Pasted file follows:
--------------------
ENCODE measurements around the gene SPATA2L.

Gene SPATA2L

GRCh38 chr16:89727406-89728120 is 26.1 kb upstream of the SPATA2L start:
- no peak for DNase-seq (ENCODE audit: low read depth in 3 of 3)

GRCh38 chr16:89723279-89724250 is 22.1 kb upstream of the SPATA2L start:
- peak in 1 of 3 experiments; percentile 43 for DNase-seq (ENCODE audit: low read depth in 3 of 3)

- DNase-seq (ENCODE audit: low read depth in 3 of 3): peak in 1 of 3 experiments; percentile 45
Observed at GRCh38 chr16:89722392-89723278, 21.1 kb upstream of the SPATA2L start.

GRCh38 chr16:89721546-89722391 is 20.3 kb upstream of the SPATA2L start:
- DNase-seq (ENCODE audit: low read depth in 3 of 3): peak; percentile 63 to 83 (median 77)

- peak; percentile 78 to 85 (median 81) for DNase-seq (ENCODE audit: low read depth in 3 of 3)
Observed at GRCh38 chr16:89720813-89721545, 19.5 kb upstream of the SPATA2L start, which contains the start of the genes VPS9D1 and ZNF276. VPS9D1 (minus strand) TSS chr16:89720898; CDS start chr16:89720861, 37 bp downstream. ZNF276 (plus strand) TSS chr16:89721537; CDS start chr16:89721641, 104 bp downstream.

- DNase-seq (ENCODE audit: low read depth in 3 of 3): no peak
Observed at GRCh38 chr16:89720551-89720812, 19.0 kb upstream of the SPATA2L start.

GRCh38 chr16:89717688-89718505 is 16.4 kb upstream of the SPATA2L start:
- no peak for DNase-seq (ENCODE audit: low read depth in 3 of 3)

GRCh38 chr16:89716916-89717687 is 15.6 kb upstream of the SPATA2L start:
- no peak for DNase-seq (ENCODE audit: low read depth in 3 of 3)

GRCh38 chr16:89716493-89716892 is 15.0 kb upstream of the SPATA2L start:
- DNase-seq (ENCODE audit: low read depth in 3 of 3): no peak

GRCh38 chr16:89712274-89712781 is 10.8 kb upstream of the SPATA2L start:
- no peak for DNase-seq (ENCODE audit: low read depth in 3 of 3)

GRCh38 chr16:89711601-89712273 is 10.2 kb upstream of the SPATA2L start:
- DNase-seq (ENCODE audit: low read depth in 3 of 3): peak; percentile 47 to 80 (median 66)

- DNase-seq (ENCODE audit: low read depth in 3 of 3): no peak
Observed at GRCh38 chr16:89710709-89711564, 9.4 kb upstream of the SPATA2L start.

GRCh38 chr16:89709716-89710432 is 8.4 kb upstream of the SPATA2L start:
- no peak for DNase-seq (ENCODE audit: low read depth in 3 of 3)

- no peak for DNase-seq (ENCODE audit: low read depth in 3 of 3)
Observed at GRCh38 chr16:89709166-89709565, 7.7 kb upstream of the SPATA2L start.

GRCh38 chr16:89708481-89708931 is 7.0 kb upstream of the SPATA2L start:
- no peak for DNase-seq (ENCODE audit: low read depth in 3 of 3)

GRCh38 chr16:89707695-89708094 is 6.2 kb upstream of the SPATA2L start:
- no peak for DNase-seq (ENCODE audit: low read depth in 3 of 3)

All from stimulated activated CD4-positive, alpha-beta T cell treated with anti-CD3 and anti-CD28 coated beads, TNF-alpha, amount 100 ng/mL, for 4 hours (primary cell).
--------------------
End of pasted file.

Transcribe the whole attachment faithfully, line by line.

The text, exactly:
ENCODE measurements around the gene SPATA2L.

Gene SPATA2L

GRCh38 chr16:89727406-89728120 is 26.1 kb upstream of the SPATA2L start:
- no peak for DNase-seq (ENCODE audit: low read depth in 3 of 3)

GRCh38 chr16:89723279-89724250 is 22.1 kb upstream of the SPATA2L start:
- peak in 1 of 3 experiments; percentile 43 for DNase-seq (ENCODE audit: low read depth in 3 of 3)

- DNase-seq (ENCODE audit: low read depth in 3 of 3): peak in 1 of 3 experiments; percentile 45
Observed at GRCh38 chr16:89722392-89723278, 21.1 kb upstream of the SPATA2L start.

GRCh38 chr16:89721546-89722391 is 20.3 kb upstream of the SPATA2L start:
- DNase-seq (ENCODE audit: low read depth in 3 of 3): peak; percentile 63 to 83 (median 77)

- peak; percentile 78 to 85 (median 81) for DNase-seq (ENCODE audit: low read depth in 3 of 3)
Observed at GRCh38 chr16:89720813-89721545, 19.5 kb upstream of the SPATA2L start, which contains the start of the genes VPS9D1 and ZNF276. VPS9D1 (minus strand) TSS chr16:89720898; CDS start chr16:89720861, 37 bp downstream. ZNF276 (plus strand) TSS chr16:89721537; CDS start chr16:89721641, 104 bp downstream.

- DNase-seq (ENCODE audit: low read depth in 3 of 3): no peak
Observed at GRCh38 chr16:89720551-89720812, 19.0 kb upstream of the SPATA2L start.

GRCh38 chr16:89717688-89718505 is 16.4 kb upstream of the SPATA2L start:
- no peak for DNase-seq (ENCODE audit: low read depth in 3 of 3)

GRCh38 chr16:89716916-89717687 is 15.6 kb upstream of the SPATA2L start:
- no peak for DNase-seq (ENCODE audit: low read depth in 3 of 3)

GRCh38 chr16:89716493-89716892 is 15.0 kb upstream of the SPATA2L start:
- DNase-seq (ENCODE audit: low read depth in 3 of 3): no peak

GRCh38 chr16:89712274-89712781 is 10.8 kb upstream of the SPATA2L start:
- no peak for DNase-seq (ENCODE audit: low read depth in 3 of 3)

GRCh38 chr16:89711601-89712273 is 10.2 kb upstream of the SPATA2L start:
- DNase-seq (ENCODE audit: low read depth in 3 of 3): peak; percentile 47 to 80 (median 66)

- DNase-seq (ENCODE audit: low read depth in 3 of 3): no peak
Observed at GRCh38 chr16:89710709-89711564, 9.4 kb upstream of the SPATA2L start.

GRCh38 chr16:89709716-89710432 is 8.4 kb upstream of the SPATA2L start:
- no peak for DNase-seq (ENCODE audit: low read depth in 3 of 3)

- no peak for DNase-seq (ENCODE audit: low read depth in 3 of 3)
Observed at GRCh38 chr16:89709166-89709565, 7.7 kb upstream of the SPATA2L start.

GRCh38 chr16:89708481-89708931 is 7.0 kb upstream of the SPATA2L start:
- no peak for DNase-seq (ENCODE audit: low read depth in 3 of 3)

GRCh38 chr16:89707695-89708094 is 6.2 kb upstream of the SPATA2L start:
- no peak for DNase-seq (ENCODE audit: low read depth in 3 of 3)

All from stimulated activated CD4-positive, alpha-beta T cell treated with anti-CD3 and anti-CD28 coated beads, TNF-alpha, amount 100 ng/mL, for 4 hours (primary cell).